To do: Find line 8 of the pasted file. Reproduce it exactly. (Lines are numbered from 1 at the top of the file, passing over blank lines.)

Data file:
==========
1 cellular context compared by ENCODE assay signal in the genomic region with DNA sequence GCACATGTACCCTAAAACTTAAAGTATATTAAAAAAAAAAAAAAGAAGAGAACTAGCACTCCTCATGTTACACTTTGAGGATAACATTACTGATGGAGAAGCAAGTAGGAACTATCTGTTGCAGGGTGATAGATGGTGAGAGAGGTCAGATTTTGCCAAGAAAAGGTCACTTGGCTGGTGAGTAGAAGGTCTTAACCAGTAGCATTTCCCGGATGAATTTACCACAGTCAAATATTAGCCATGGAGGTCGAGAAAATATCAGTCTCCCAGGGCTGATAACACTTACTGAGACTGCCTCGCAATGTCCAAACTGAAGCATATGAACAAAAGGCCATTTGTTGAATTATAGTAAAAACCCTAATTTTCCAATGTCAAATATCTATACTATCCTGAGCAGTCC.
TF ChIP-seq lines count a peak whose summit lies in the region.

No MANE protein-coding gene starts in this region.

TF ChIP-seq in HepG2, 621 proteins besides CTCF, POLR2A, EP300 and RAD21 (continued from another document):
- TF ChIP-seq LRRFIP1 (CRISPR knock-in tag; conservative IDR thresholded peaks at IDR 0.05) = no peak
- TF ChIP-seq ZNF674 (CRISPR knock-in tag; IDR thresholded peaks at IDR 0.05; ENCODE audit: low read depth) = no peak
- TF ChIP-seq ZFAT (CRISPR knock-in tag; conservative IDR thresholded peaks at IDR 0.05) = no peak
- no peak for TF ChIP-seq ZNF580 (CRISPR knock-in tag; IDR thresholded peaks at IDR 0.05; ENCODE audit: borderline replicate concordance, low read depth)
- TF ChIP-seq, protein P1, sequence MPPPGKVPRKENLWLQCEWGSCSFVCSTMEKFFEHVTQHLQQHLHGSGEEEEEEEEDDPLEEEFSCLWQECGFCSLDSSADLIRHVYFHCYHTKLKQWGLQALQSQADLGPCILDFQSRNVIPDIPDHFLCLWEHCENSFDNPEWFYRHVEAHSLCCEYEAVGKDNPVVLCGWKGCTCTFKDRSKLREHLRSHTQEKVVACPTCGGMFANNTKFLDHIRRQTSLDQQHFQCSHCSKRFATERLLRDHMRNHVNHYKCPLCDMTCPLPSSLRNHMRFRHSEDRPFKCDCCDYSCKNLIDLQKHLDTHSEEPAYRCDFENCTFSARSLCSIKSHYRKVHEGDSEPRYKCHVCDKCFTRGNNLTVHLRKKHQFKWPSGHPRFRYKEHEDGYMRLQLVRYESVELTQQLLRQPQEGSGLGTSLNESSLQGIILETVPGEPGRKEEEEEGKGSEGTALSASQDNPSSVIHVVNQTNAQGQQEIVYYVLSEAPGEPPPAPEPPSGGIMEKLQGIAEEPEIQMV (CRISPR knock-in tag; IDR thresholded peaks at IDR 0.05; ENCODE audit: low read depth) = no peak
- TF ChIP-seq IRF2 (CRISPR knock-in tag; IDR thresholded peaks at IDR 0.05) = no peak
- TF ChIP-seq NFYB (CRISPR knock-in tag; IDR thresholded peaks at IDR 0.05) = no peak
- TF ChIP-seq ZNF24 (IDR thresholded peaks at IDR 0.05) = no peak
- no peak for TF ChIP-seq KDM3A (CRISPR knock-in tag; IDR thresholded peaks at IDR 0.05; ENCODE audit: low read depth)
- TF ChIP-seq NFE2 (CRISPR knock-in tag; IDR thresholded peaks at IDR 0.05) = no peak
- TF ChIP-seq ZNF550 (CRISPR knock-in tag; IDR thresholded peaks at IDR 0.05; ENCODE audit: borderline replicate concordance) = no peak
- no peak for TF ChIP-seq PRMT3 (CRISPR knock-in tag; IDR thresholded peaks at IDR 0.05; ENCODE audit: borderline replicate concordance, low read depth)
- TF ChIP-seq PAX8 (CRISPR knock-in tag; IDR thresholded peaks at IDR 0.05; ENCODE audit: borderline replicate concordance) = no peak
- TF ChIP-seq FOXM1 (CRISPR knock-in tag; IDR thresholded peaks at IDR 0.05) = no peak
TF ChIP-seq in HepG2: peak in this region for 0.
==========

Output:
- no peak for TF ChIP-seq ZNF580 (CRISPR knock-in tag; IDR thresholded peaks at IDR 0.05; ENCODE audit: borderline replicate concordance, low read depth)